- Project plans
- Project activities
- Legislation and standards
- Industry context
Last edited 27 Mar 2020
Aurora Log Homes
|The North Antrim coastline boasts stunning views and tourist attractions. Visitors to Bushmills and the wider Causeway coast region can now enjoy feature accommodation in these exclusive log cabins.|
From the offset, this extraordinary location demanded a unique design. The elevated site sits within a rugged landscape and enjoys panoramic views of the coastline. The clients (Archie and Pearl) were hands on throughout the project and aimed to create an unforgettable experience for their guests. Aurora’s twin cabins are the first of their kind in Ireland and offer a distinctive combination of raw beauty and modern luxury for year-round escapes.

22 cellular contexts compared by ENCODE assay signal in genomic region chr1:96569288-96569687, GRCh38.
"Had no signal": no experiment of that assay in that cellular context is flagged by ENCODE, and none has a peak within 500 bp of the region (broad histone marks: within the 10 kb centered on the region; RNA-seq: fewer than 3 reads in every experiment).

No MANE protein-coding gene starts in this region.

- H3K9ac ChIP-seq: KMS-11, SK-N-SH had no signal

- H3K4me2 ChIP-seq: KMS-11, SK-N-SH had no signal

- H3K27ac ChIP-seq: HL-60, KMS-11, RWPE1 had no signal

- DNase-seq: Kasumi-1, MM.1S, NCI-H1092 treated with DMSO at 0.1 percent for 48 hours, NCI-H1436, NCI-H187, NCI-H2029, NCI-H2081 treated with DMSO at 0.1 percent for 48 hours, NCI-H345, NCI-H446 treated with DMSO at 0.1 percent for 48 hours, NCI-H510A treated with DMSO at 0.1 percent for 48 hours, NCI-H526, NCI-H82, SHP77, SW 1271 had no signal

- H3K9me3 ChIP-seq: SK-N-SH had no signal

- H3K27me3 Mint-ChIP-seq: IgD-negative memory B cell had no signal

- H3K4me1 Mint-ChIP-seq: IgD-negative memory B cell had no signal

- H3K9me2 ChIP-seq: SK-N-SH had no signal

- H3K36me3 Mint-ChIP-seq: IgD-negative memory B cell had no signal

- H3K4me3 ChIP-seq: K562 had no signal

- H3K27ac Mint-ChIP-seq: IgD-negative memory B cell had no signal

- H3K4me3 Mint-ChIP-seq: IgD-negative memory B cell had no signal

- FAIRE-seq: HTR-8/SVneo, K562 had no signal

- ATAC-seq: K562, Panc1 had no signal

The planning process was challenging as the site lies within the distinctive landscape setting of the Giants Causeway World Heritage Site. The siting and design of the houses integrates with the surrounding landscape. This form, scale and mass reflect the character of rural architecture in the region. However, the construction and detailing is very different.
After months of enquires, the clients decided to work with Pioneer Log Homes based in British Columbia, Canada. Both cabins were erected primarily in Canada by Pioneer; this process eliminates issues on site at a later stage. The company site is close in proximity to an endless supply of high quality Spruce, Douglas fir and Western red cedar. Aurora’s twin cabins were constructed using Western Red Cedar logs, their properties include resistance to rot and insects, withstanding severe climate conditions and impressive thermal qualities – not to mention their visual appeal and wonderful aroma!